(WSJ, 6/20/96, p.A14)

1996        Jun 20, Yeltsin fired 3 aides. Alexander Korzhakov, head of his personal security force; Deputy Prime Minister Oleg Soskovets; and Mikhail Barshukov, head of a KGB successor agency.
    (WSJ, 6/21/96, p.A1)

1996        Jun 23, The Russian defense budget has dropped to $63 billion.
    (SFC, 6/23/96, zone 1 p.6)

1996        Jun 25, Yeltsin fired 7 top generals and ordered a pullout from Chechnya.
    (WSJ, 6/26/96, p.A1)

1996        Jul 3, Russians went to the polls to re-elect Boris Yeltsin president over his Communist challenger, Gennady Zyuganov. Boris Yeltsin won the presidential elections with about 53.7% of the vote. Zyuganov received about 40.4%.
    (WSJ, 7/5/96, p.A1)(AP, 7/3/97)

1996        Jul 7, The average cost of a Big Mac in Russia was $1.93.
    (SFC, 7/7/96, Parade, p.17)

1996        Jul 12, Russian banks were undergoing a major shakeout. 2,132 banks were operating, a 20% decrease since 1994.
    (WSJ, 7/12/96, p.A8)

1996        Jul 16, Russian President Boris Yeltsin met a day late with Vice President Al Gore, easing some of the concerns about his fragile health.
    (AP, 7/16/97)

1996        Jul 17, Yeltsin named Gen’l. Igor Rodionov as defense minister.
    (WSJ, 7/18/96, p.A1)

1996        Aug 7, In Russia communist leader Gennady Zyuganov was elected to lead a collation of Communists and nationalists under the banner of the Popular Patriotic Union.
    (SFC, 8/8/96, p.A8)

1996        Aug 9, Pyotr Karpov, a Russian deputy agent in declaring whether state-owned firms should be declared bankrupt, was charged with taking bribes in 1994 in Saratov. He had been arrested 2 weeks ago and sent to prison in Saratov.
    (SFEC, 8/11/96, p.A16)

1996        Aug 11, Pres. Yeltsin appointed Alexander Lebed as his pres. envoy to Chechnya.
    (WSJ, 8/12/96, p.A9)

1996        Aug 14, In Russian Yeltsin gave security chief Lebed the authority to control and coordinate the operations of the army, Interior Ministry, Federal Security Service and other agencies in Chechnya.
    (SFC, 8/15/96, p.C2)

1996        Aug 19, A Russian Ilyushin-76 carrying rescue flares and car wheels destined for Libya crashed at Belgrade’s airport and killed all 12 aboard.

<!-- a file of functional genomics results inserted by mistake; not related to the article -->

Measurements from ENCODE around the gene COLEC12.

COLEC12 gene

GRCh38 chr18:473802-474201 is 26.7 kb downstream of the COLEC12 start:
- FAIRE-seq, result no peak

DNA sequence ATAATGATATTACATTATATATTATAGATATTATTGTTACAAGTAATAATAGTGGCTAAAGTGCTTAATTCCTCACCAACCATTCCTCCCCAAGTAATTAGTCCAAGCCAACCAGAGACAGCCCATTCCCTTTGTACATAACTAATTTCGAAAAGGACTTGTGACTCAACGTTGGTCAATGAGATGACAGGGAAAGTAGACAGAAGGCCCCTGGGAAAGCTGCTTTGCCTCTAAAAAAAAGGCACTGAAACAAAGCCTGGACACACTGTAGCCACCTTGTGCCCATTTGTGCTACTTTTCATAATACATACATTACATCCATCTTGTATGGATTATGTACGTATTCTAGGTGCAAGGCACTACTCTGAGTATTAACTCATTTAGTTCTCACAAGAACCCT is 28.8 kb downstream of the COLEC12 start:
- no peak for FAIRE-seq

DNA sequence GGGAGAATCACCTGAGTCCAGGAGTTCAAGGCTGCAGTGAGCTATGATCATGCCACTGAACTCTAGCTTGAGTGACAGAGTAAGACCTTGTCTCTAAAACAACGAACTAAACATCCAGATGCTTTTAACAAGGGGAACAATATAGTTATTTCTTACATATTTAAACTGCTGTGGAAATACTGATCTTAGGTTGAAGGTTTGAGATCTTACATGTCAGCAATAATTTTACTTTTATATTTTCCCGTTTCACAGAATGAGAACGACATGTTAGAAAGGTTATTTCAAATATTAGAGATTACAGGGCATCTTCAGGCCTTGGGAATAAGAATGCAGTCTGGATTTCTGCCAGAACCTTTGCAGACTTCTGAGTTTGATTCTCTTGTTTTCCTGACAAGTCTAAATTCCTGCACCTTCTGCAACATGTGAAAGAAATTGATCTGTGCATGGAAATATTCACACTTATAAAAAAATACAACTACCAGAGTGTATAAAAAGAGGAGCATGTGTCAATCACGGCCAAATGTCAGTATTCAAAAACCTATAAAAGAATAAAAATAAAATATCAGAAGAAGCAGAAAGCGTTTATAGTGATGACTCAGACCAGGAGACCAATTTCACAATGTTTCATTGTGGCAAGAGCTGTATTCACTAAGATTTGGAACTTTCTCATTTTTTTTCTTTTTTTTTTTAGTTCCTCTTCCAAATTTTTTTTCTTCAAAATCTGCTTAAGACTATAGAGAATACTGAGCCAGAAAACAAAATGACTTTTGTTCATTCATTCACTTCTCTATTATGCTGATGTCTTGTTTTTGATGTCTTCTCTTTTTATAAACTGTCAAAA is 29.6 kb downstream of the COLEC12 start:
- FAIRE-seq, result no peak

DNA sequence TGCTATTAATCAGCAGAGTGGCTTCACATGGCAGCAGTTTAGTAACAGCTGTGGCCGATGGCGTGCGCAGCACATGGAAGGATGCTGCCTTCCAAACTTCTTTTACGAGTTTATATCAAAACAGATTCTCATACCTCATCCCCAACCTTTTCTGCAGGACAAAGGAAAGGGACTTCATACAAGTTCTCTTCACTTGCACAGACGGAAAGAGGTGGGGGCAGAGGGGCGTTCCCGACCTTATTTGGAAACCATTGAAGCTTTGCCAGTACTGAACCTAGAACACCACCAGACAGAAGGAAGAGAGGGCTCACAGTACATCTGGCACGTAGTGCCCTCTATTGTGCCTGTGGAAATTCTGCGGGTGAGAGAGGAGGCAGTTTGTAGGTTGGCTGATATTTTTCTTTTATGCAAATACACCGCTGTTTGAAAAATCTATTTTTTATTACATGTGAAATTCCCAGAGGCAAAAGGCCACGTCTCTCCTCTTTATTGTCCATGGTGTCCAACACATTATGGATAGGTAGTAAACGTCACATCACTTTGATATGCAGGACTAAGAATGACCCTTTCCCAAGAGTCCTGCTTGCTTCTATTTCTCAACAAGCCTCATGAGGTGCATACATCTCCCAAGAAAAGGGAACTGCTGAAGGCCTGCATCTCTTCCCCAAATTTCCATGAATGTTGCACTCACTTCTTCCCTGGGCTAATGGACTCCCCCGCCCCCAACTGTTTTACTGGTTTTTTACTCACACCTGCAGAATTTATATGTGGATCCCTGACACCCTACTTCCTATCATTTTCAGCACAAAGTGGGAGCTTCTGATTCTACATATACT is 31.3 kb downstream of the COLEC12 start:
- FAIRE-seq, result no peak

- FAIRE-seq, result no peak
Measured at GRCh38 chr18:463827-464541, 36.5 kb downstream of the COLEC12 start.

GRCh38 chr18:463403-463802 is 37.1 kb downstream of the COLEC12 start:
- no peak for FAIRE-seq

(SFC, 8/20/96, p.A10)

1996        Aug 27, Russian and Chechen military commanders signed the Khasavyurt Accords, an agreement for military disengagement.
    (SFC, 8/28/96, p.A8)(USAT, 9/2/04, p.13A)

1996        Aug 29, A Russian Tu-154 plane with 141 passengers crashed on a desolate Arctic island 6 miles from Spitsbergen where they were returning to jobs in a Russian-run coal mine. It was the worst crash in Norway’s history.
    (SFC, 8/30/96, p.A14)(SFC, 7/4/01, p.A10)

1996        Aug, Vladimir Putin moved to Moscow to become deputy Kremlin property manager.
    (WSJ, 2/23/05, p.A14)

1996        Sep 3, In Russia Alexander Lebed said that about 80,000 people had died in the fighting in Chechnya during the 21 months of the war.
    (SFC, 4/9/96, A10)(SFC, 10/18/96, A18)

1996        Sep 19, The Arctic Council was founded to promote joint scientific research and to study pollution, conservation and mapping. The Ottawa Declaration named eight members of the Arctic Council: Canada, Russia, Norway, Denmark, Iceland, the United States, Sweden and Finland. The first step towards the formation of the Council occurred in 1991 when eight Arctic countries signed the Arctic Environmental Protection Strategy (AEPS).
    (Econ, 3/24/12, p.61)(http://en.wikipedia.org/wiki/Arctic_Council)

1996        Sep 24, Pavel Sudoplatov, Stalin’s spy chief who stole atomic secrets and plotted the killing of Trotsky, died.
    (WSJ, 9/27/96, p.B1)